A wilderness-survival tale loosely in the vein of Jacob Aaron Estes’ Independent Spirit Award-minted Mean Creek, Surviving Crooked Lake illustrates the downside of body wrangling that Weekend at Bernie’s never showed. An earnestly pitched tale that played the Slamdance Festival a couple years back, the movie features some decently grounded if not star-making adolescent performances, as well as a pleasantly hazy visual scheme that uses its natural surroundings as a more compelling backdrop than many like-minded great-outdoors dramas, which trade in a prodding and peculiarly modern fear of the unknown. Eventually, however, hackneyed story choices overwhelm the film, which devolves into a lather-rinse-and-repeat cycle of arguments, river-rowing and wandering about.
Co-written and directed, in unusual collaborative fashion, by Sascha Drews, Ezra Krybus and Matthew Miller, Surviving Crooked Lake centers around a quartet of 14-year-old teenage girls who take a canoe trip as part of their summer camp experience. Reticent Steph (Stephannie Richardson) is the focal point, and occasional narrator herein, while Morgan (Morgan McCunn) is most in bloom. Also along for the ride are Alysha (Alysha Aubin) and Candice (Candice Mausner). Steph is sill traumatized by her dad’s recent death, and afraid of the water, so her older brother Jonah (Guy Yarkoni), a camp counselor, convinces her to go along by volunteering as the group’s chaperone and promising to look out for her. He does, until an unfortunate accident befalls him — after an abortive make-out session with Morgan — leaving the girls to make some tough decisions about what to do with his body as they try to navigate their way back to civilization.
There are grace notes of the same sorts of themes — grief, loneliness and misplaced attraction — plumbed in something like 12 & Holding, another snapshot of cusp-of-pubescence turmoil, but the nitty-gritty of dramatic conflict and the acting here are not up to snuff, quite simply. The girls are good at reacting, and conveying the easy rapport of adolescent friendship. But once things get “heavy,” as it were, their difficulties in believably emoting ramp up and poke through.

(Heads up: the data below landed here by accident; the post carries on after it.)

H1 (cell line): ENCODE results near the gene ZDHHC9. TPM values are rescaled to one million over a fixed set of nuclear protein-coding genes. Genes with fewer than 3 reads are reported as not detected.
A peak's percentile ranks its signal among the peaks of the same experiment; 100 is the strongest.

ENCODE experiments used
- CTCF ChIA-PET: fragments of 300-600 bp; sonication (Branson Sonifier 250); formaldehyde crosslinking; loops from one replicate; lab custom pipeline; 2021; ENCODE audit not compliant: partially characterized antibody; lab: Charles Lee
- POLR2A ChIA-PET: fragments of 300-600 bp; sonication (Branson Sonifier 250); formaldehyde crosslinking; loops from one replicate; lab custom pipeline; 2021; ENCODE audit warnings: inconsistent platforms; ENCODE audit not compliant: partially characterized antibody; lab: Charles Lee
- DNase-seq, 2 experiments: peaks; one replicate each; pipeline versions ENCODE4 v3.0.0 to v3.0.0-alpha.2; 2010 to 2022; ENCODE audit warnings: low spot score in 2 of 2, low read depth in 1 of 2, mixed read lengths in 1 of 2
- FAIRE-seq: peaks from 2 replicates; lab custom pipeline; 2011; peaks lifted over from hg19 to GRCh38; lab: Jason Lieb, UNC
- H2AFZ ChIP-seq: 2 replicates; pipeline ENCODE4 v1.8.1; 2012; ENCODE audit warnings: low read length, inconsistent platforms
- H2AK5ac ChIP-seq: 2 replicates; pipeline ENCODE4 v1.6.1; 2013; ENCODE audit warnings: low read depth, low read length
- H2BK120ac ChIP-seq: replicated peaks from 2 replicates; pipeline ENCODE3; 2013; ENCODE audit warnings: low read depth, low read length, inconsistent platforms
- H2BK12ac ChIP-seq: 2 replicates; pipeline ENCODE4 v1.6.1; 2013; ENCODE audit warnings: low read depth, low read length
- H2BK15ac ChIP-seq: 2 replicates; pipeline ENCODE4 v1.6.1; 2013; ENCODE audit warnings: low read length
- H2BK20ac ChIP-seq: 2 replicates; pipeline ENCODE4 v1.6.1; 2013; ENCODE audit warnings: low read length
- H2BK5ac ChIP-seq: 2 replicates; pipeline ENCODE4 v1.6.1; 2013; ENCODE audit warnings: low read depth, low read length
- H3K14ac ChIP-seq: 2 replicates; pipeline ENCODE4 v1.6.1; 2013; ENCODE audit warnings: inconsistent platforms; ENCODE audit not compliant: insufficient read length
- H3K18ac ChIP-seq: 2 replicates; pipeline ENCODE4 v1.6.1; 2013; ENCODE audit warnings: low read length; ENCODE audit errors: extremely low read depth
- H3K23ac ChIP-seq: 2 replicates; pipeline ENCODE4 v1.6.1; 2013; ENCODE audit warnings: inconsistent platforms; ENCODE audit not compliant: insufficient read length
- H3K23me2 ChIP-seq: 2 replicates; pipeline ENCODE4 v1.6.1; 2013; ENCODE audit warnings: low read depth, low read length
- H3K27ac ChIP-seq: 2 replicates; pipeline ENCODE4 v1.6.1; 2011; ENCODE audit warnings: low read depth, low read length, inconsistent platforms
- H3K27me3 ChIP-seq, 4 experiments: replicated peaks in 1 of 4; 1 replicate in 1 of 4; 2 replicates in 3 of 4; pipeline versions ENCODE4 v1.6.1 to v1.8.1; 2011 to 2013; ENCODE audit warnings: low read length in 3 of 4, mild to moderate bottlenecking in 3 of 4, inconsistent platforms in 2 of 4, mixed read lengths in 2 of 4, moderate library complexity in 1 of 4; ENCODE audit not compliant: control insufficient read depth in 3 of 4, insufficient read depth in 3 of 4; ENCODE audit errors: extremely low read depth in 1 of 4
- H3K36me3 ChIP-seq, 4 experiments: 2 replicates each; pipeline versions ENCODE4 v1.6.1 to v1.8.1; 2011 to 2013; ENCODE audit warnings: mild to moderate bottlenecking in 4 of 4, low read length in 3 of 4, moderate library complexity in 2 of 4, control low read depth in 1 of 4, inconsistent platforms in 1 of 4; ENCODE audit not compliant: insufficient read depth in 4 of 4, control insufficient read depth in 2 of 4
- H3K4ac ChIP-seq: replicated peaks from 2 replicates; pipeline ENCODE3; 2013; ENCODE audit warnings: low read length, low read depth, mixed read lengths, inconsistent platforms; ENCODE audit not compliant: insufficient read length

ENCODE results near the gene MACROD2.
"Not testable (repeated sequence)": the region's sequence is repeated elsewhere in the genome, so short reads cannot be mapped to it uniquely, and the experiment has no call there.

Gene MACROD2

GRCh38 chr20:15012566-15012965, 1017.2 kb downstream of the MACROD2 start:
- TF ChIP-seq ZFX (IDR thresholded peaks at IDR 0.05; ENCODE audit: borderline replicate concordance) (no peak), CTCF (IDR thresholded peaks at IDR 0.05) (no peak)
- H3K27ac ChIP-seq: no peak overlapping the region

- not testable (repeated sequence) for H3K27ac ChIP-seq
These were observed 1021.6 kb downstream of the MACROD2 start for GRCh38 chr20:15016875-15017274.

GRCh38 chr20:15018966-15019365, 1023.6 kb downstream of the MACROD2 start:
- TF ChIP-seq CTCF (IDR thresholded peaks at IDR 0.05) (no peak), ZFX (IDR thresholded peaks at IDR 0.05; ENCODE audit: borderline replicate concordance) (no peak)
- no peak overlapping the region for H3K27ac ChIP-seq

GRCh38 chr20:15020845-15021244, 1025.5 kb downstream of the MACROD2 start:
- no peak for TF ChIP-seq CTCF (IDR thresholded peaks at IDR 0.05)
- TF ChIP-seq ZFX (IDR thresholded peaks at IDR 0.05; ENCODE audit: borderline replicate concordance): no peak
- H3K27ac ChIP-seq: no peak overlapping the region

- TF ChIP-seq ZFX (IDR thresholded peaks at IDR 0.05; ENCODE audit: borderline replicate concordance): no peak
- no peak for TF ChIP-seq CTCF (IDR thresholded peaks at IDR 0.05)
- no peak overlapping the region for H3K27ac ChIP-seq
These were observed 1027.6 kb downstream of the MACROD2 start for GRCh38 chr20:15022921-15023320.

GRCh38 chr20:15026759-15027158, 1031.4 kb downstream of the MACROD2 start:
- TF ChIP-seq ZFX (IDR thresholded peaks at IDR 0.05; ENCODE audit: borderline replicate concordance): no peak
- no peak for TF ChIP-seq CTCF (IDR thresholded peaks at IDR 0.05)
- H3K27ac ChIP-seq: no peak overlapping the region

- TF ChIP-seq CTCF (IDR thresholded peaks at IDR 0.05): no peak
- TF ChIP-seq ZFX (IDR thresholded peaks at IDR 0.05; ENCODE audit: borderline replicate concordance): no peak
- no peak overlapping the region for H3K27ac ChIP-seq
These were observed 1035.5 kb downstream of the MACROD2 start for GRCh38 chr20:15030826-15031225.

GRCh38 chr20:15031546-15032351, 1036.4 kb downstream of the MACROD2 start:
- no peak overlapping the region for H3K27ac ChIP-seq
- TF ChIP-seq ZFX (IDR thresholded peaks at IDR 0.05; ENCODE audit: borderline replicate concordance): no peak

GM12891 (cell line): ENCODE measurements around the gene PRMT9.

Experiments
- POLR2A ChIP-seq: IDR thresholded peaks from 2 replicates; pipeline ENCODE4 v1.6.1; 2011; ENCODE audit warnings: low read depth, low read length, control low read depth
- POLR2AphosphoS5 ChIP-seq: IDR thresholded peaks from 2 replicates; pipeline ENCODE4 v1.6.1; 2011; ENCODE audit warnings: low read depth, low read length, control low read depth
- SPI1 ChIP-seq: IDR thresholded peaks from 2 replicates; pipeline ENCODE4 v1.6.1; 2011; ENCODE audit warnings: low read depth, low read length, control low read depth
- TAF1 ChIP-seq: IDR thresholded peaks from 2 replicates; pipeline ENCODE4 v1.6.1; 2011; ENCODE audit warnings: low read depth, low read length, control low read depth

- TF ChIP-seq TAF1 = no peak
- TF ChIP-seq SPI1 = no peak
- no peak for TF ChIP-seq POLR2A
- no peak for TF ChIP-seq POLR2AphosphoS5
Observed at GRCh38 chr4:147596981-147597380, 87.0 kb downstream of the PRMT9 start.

There’s also a major problem with suspension of disbelief; it defies credulity that, absent some clever write-around to explain matters, Jonah alone would be granted custody of the four girls, or that they would take two canoes, leaving three girls alone in one vessel and he and one of the girls in the other. Some clear, easy explanations in the set-up could have helped circumvent these problems, along with questions about maps and other matters that later come into play. As is, the movie basically just plays out a string, consisting of arguments over whether or not to dump/bury Jonah’s body, battles with nature (rapids, a lingering wolf), and then more arguments over maps and direction, since apparently none of the girls can remember that the sun rises in the east and sets in the west.
The film’s cinematography (co-credited to Drews and Krybus in press notes, though IMDb lists only the latter in this regard) is a big plus, all things considered, though there’s an impulsivity to the hand-held camerawork which sometimes works well and serves the story, and other times submarines its effectiveness. In the grand scheme of things, it’s not that Surviving Crooked Lake is all that bad, it’s just that there’s no memorable or original driving tension to the story. It merely happens, and then is done. (Neoclassics, unrated, 89 minutes)